No time for ugly things

I’ve always enjoyed good design. If a thing is beautiful, that’s certainly enough, certainly. Beautiful things give us pleasure – they make us smile, or elicit a warm feeling, or trigger a good memory. In moments of anxiety or stress, I’ve often aimed for a gallery or flea market or even HomeSense to look at brightly-coloured objects. Sometimes that flood to the senses is enough to stimulate and reset my brain and calm my agitated soul.

But good design is so much more. When an object is both beautiful and functional, or has multiple uses, or transforms in unexpected ways, that in itself is an unexpected delight. The pragmatist in me gets a special buzz from pretty things that will stand up to daily use so that I can enjoy them every day. Or objects that will fit in my small space. Or best of all, when something that I HAVE to use for medical support is so attractive that it’s the envy of my non-disabled friends.

As a person with multiple diseases and medical conditions, it sometimes seems like the inventors of medical appliances forget the people they’re designing them for. Obviously function is the priority… but it’s not the only priority! A well-designed product should make you excited to use it – or at the very least, not be embarrassed or ashamed of it. So many medical devices are sterile and ugly. It’s only when multiple companies begin to market a product and some healthy competition ensues (and patients start having choices) that how things ‘look’ seems to enter into it.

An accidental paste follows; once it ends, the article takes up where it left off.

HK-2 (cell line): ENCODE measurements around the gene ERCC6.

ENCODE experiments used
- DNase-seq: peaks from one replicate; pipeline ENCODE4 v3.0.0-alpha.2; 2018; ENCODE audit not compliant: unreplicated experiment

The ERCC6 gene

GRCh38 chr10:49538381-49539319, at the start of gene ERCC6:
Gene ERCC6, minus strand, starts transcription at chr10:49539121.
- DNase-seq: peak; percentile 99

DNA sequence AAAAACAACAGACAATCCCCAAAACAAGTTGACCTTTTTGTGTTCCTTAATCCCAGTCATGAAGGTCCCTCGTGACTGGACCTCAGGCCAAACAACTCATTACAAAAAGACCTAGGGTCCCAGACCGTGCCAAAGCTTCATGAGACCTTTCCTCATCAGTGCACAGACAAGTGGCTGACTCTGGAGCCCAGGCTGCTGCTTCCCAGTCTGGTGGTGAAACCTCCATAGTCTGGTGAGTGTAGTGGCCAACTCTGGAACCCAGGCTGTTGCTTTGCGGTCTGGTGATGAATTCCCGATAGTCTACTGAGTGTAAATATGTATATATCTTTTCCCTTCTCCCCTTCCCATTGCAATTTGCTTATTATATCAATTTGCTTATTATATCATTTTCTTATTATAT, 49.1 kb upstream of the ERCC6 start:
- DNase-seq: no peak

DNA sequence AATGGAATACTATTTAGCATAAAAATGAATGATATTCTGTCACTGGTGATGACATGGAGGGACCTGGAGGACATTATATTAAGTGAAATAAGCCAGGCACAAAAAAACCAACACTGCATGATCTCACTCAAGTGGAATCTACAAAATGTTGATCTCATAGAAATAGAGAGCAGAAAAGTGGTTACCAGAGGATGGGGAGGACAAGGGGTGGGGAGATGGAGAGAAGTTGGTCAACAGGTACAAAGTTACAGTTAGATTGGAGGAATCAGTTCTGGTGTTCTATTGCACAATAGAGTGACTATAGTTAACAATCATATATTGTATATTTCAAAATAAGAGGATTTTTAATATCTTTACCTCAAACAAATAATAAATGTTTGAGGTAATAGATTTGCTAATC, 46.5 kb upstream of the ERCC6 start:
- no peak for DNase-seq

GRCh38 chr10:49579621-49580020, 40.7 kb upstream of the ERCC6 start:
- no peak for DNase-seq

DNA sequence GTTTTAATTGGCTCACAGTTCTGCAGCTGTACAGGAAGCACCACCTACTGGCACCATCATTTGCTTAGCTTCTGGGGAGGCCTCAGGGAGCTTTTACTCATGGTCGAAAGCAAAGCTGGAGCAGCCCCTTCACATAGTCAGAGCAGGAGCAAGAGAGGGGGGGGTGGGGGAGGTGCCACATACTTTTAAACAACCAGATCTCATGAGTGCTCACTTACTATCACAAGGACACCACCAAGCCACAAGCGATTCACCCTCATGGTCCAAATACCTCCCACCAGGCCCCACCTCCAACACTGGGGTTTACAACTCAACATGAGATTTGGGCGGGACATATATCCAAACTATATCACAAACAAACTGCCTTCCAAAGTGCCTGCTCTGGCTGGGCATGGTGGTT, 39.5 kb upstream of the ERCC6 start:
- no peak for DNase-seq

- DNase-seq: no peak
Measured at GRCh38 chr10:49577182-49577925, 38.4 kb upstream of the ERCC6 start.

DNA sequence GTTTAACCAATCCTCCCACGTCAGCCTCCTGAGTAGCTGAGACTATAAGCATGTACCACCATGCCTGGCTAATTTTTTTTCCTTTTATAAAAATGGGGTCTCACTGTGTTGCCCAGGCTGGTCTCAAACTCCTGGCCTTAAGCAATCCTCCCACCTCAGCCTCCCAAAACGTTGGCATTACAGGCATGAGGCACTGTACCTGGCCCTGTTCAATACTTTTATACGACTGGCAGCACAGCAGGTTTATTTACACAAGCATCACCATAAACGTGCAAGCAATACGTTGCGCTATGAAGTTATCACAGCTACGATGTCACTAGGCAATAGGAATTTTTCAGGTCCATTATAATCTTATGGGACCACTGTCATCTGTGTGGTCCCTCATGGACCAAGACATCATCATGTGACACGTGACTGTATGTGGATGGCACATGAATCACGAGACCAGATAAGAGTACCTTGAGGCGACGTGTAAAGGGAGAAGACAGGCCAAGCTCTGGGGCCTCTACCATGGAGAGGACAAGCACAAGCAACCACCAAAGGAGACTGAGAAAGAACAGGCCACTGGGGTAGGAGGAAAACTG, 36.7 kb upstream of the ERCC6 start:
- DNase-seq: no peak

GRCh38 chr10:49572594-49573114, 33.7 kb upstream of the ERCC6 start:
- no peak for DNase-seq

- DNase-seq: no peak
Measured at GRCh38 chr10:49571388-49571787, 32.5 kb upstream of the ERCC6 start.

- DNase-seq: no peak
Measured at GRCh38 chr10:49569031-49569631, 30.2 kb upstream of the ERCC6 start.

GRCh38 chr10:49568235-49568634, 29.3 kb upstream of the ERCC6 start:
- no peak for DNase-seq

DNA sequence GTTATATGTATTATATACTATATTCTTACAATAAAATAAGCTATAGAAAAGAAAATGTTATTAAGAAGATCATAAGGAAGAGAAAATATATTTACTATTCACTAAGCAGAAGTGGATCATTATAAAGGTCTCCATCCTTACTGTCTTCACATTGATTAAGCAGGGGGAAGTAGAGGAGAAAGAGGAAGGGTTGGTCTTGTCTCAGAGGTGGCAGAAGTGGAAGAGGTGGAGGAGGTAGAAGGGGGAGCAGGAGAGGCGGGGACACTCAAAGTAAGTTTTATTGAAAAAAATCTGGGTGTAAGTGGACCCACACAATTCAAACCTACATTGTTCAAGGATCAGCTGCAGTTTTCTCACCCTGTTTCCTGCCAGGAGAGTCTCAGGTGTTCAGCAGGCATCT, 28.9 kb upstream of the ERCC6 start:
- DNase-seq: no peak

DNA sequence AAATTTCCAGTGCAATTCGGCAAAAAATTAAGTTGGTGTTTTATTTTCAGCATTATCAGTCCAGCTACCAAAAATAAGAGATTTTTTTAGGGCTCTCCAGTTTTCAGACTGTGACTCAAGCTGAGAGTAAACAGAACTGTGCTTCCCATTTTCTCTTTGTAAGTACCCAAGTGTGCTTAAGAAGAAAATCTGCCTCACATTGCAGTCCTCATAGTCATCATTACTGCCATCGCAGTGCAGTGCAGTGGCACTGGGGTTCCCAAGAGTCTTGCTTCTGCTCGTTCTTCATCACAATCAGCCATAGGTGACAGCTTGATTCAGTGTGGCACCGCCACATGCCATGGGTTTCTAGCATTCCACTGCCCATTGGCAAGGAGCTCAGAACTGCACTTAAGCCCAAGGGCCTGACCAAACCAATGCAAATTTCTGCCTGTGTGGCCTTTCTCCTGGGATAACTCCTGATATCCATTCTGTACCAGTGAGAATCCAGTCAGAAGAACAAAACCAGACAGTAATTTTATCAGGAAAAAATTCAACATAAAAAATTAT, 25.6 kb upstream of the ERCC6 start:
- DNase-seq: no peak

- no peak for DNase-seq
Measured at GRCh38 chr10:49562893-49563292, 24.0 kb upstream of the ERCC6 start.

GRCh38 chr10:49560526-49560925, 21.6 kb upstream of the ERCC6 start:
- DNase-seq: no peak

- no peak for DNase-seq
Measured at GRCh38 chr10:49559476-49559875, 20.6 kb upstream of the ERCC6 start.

It also seems too often to inevitably fall to patients themselves to come up with modifications and new designs for gaps in the market. Etsy has become a huge resource for disability design, but you have to do a lot of digging and rely on word-of-mouth to find what you need.

My hope with this blog is to share all of these designs as I find them. It’s a project of self-interest, no doubt – the things I’m attracted to and purchase are bound to mostly be those things that make MY life better. But since I’m a bit of a (so far still) walking disaster, that covers a lot! Hopefully you’ll find things here to help you as well, and even if they don’t you enjoy the eye candy anyway.


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